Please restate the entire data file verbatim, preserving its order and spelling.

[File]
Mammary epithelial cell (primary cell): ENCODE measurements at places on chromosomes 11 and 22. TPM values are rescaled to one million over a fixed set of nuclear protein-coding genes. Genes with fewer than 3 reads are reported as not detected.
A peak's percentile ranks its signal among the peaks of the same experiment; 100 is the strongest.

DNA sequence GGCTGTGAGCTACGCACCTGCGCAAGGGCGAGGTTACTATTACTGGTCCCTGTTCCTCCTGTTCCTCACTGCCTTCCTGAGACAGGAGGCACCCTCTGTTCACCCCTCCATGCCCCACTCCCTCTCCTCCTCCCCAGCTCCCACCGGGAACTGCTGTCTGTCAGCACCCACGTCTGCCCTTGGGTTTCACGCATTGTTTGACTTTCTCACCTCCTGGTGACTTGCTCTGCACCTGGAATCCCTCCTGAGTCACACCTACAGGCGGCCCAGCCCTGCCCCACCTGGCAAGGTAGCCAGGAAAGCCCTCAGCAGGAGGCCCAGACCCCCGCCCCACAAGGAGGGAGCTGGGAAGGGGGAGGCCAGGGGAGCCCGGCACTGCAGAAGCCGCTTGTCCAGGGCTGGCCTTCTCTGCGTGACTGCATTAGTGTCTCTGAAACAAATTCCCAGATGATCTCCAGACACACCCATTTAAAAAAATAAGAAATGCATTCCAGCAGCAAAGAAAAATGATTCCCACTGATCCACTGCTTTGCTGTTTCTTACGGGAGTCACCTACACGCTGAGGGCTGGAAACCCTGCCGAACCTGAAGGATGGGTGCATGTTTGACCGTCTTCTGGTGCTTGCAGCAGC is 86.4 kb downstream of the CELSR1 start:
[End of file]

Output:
Mammary epithelial cell (primary cell): ENCODE measurements at places on chromosomes 11 and 22. TPM values are rescaled to one million over a fixed set of nuclear protein-coding genes. Genes with fewer than 3 reads are reported as not detected.
A peak's percentile ranks its signal among the peaks of the same experiment; 100 is the strongest.

DNA sequence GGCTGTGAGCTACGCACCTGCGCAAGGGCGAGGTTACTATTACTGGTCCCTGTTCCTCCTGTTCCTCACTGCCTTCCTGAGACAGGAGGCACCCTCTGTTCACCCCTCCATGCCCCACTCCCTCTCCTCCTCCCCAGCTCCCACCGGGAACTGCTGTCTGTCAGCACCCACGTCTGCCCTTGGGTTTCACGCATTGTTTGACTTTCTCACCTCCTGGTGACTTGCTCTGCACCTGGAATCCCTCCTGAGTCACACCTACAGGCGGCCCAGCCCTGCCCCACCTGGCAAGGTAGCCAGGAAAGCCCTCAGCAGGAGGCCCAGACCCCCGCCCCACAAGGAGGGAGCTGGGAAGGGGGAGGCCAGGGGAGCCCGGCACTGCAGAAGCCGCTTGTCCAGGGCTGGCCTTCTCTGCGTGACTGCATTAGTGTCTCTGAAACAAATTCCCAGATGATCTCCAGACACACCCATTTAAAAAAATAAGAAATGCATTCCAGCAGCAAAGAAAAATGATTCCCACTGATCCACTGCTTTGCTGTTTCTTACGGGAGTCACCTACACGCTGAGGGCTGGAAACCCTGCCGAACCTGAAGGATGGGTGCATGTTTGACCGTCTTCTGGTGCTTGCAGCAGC is 86.4 kb downstream of the CELSR1 start: